The lichen, Dictyonema glabratum, plays an important role in threatened ecosystems where it increases soil fertility by converting atmospheric nitrogen into forms that are easily consumed by plants. Robert Lucking from the Chicago Field Museum and his colleagues sampled nearly 400 D. glabratum from Central and South America. Subsequent genetic analyses revealed that the samples represented not 16, but at least 126 species of fungi, which are now being classified into two genera, Cora and Corella.
That number may increase to more than 400 with further studies of these lichens. “Although the number of 126 species in Cora and Corella now recognized is staggering, it may still be far from the actual species richness in this group,” the authors wrote in their paper.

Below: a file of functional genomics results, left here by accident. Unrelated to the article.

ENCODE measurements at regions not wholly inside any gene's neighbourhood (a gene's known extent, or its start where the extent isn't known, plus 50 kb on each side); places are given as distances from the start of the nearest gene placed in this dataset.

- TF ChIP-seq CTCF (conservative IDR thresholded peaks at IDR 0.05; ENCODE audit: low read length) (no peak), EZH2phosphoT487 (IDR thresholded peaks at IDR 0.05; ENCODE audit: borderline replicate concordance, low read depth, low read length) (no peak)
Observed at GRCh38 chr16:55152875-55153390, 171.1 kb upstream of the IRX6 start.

Most of these lichens “are not cryptic species,” they added. “Many are so distinctive that it is surprising that they have not been recognized before.” Although the specimens look remarkably different from one another and grow in different soils and geographies, the stark differences in color, texture or habitat may have been lost in dried herbarium samples.
“This work beautifully illustrates how little we know about the numbers of fungi on Earth,” fungal biologist Anne Pringle from Harvard University, who was not involved with the work, told National Geographic’s Not Exactly Rocket Science. “[I] wonder if local peoples knew these species already, even though they aren’t described within the formal scientific literature.”